Thames at sunset (Dreamstime)
List 28 August

Readers’ Tips on London – Wanderlust readers’ insider knowledge on England’s capital

London's suffered some hard times this summer, but you can't keep a great city down. Here, Wanderlust.co.uk readers celebrate the city's best walks, free/cheap tickets, top pubs and more for you to enjoy..

 

keithrickaby: Get up early in the morning and go for a walk as London comes to life. I did this a few weeks ago for the umpteenth time, but my girlfriend hadn't and was fascinated by the sights seen on the walk from Victoria to Covent Garden. Don some good walking shoes and walk everywhere for a day. Victoria to Westminster to Embankment to Covent Garden, Piccadilly, Kensington, Knightsbridge and then back to Victoria is a great route. We took in an exhibition at the Royal Geographical Society, Harrods (and got both free chocolate and one of the best hot dogs I've ever had.) and then the V&A before heading for a pub meal once we got back to Victoria. Our app put the distance walked as being 16 miles.


Performers on Covent Garden (Dreamstime)

trixydafairy: The Magic Roundabout is a hipster paradise. The converted Old Street roundabout doubles as a bar/club/restaurant. The ‘secret entrance’ can be accessed via a staircase next to the underground entrance. They hold free tropical parties on weekends and serve up burgers for hungry patrons.

GlobeandQuill: London is not usually known as a destination for Roman architecture, but 2,000 years ago the area of Londinium was a large Roman settlement. The area was only the one square mile that makes up The City. But many people don't know the ruins of a Roman amphitheatre still exist under the financial district. To see them for yourself, head to the Guildhall Art Gallery, about a five-minute walk from St. Paul's tube stop. Entry is completely free.

JJJBBB: Plan a day around Open House London, the architecture and design festival (Sept 17 and 18, 2017). Pick a few places you wouldn't normally have access to that are in the same area and plan a walk to link them up for some more unusual exploring.

philharper12: At weekends, skip down the road to Maltby Street Market, where you’ll find equally tasty offerings to those at the Borough Market and the chance to sample proper local brews along the Bermondsey Beer Mile.


Food stall at Maltby Street Market (Dreamstime)

nickyd414: My favourite walk or run is the Parkland Walk, as it's so accessible for Central London. It takes you from Finsbury through Crouch End to Highgate, and from there it’s not too far to get to Hampstead Heath. It's the old railway line, so it's a narrow nature reserve, but it is enough for that 'greenness' feeling needed in Central London.

hmoat 01: Try some of the lesser known landmarks. Leave the centre and discover some quirkier and free museums, such as the Geffrye Museum at Shoreditch (period rooms and gardens) and the Horniman Museum at Dulwich Village (aquarium, large collection of instruments and an array of stuffed animals, plus gardens with great views of the London skyline). Wilton's Music Hall is wonderfully atmospheric, a crumbling fin-de-siecle building, great for a concert, a spot of lunch or a pint or concert. Better known, Highgate Cemetery is filled with story and history. The impressively ornate headstones, catacombs and mausoleum of the West Cemetery are half-lost in vegetation. The stories told by the guides are fascinating. The East Cemetery has some 'big names' to impress. Also, grab a Boris Bike and explore London's canals, backstreets and parks.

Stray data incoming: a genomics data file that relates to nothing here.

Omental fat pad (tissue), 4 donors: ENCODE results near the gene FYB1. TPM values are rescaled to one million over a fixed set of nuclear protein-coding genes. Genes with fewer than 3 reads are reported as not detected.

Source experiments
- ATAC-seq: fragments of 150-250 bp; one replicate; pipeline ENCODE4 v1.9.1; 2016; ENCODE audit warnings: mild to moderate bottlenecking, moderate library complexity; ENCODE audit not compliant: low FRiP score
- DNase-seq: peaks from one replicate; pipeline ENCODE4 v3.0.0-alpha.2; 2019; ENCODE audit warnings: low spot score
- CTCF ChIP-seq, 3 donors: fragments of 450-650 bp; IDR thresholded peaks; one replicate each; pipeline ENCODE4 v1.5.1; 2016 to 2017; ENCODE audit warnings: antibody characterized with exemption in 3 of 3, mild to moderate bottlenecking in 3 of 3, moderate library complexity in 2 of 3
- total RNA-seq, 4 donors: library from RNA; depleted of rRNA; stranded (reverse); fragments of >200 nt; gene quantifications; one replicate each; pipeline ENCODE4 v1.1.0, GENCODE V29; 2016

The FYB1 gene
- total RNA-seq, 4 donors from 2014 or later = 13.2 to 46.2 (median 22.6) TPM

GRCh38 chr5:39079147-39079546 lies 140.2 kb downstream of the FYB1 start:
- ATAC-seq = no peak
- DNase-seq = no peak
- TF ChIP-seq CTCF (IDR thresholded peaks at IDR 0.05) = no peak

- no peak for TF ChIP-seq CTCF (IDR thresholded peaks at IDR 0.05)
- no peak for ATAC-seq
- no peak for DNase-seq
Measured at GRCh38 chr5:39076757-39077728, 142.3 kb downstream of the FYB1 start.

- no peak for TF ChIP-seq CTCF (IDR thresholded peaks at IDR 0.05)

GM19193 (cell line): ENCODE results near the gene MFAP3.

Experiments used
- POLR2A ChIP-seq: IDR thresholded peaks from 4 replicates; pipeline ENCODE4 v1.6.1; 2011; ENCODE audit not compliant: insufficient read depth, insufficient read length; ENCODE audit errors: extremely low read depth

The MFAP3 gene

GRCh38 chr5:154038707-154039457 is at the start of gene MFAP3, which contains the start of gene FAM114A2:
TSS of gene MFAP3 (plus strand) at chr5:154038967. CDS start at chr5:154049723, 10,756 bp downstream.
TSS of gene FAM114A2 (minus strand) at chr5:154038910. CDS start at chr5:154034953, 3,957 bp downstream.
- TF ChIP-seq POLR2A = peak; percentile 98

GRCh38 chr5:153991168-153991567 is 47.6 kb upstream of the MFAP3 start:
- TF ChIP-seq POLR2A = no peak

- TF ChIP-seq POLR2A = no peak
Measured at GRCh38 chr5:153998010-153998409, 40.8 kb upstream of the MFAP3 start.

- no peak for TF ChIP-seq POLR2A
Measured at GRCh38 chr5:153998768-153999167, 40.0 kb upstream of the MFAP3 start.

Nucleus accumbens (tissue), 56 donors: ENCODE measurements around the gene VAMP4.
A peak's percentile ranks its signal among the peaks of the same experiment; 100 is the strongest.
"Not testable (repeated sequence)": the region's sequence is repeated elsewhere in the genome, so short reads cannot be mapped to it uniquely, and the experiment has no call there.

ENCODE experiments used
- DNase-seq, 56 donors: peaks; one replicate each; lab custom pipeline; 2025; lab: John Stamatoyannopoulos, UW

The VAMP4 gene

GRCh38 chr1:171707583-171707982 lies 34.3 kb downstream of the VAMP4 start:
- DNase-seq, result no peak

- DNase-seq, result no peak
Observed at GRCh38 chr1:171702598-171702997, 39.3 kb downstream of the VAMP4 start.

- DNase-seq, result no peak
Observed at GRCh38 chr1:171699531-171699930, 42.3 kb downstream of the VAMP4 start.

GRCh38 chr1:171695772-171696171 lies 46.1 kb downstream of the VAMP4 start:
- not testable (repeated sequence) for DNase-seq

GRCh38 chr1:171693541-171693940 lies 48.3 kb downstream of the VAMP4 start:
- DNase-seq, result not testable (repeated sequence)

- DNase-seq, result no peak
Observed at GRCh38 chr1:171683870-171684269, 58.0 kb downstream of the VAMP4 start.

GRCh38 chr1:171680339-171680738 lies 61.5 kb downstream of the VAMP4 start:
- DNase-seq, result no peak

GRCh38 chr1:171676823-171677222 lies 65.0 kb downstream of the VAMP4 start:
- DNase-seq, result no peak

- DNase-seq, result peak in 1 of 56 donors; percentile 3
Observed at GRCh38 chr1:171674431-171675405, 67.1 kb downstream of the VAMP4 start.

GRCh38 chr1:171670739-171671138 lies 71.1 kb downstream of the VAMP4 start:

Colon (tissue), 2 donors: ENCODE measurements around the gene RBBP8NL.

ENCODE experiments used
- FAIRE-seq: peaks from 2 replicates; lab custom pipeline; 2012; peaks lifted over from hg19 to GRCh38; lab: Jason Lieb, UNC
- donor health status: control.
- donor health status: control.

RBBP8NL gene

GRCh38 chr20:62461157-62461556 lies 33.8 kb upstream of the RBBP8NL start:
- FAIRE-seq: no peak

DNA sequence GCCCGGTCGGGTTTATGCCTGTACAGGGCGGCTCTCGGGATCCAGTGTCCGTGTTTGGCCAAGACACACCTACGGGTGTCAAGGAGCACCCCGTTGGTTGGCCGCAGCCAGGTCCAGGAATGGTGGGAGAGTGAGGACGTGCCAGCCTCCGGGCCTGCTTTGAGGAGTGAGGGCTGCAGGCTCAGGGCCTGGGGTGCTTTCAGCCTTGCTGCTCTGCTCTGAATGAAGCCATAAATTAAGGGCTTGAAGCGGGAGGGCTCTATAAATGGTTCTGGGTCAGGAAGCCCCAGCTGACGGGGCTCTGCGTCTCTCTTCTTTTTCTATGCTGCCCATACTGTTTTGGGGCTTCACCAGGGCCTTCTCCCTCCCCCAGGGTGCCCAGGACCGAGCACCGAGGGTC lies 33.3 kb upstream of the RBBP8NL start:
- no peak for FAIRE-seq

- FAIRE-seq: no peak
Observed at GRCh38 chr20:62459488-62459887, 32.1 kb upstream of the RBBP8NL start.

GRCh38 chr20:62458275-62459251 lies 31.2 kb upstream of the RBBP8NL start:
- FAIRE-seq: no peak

Highgate Cemetery (Dreamstime)

Around the world in 8000 days: Take a moment to pause in the peaceful tranquillity of Postman's Park, near to St Paul's Cathedral. In this pretty little former churchyard, you will find the fascinating Watt's Memorial, dedicated to people who gave their life to save another. The memorial was put up in 1900 and the numerous Doulton plaques vividly describe each heroic deed.

JocelynMurgatroyd: The best gallery in London is the National Portrait Gallery, just round the corner from Trafalgar Square. It has marvellous photography, portraits and sculpture, plus an excellent gift shop. It's mainly free, though you can pay a small amount for special exhibitions.


Darwin portrait at National Portrait Gallery (Dreamstime)

TheGlobeTrotter: When in London, don't forget to visit one of its many markets: Greenwich Market, Camden Market, Borough Market or Portobello Road Market. You will be able to get your hands on a variety of different stuff: antiques, trinkets, fashion items, art, awesome food and fresh produce at a very reasonable price. Plus, visiting a local market is the best way to experience the local culture.

Bentholyptus: Brewdog in Shepherds Bush is the best pub in London, with an amazing atmosphere and craft beer. 

sherwoodr: The best day out in London is to take one of the canal trips that run between Little Venice and Camden. Start out in peaceful Little Venice, with its beautiful tree lined canals and great pubs for a hearty all day breakfast, then take a magical canal boat through Regent’s Park, whilst glimpsing some of the animals in London Zoo. Finally, finish in the hippest part of London, Camden, for some serious retail therapy.

GlobeandQuill: If you're going to be in London over the summer, hit up the BBC Proms classical music festival that happens every year at the historic Royal Albert Hall. You can get £5 tickets on the day of most shows by going to the box office 30 minutes ahead of the show and asking about standing room tickets. Sometimes you can even get seats on less-popular shows. It’s definitely a cool way to spend a Saturday afternoon in London.


Royal Albert Hall (Dreamstime)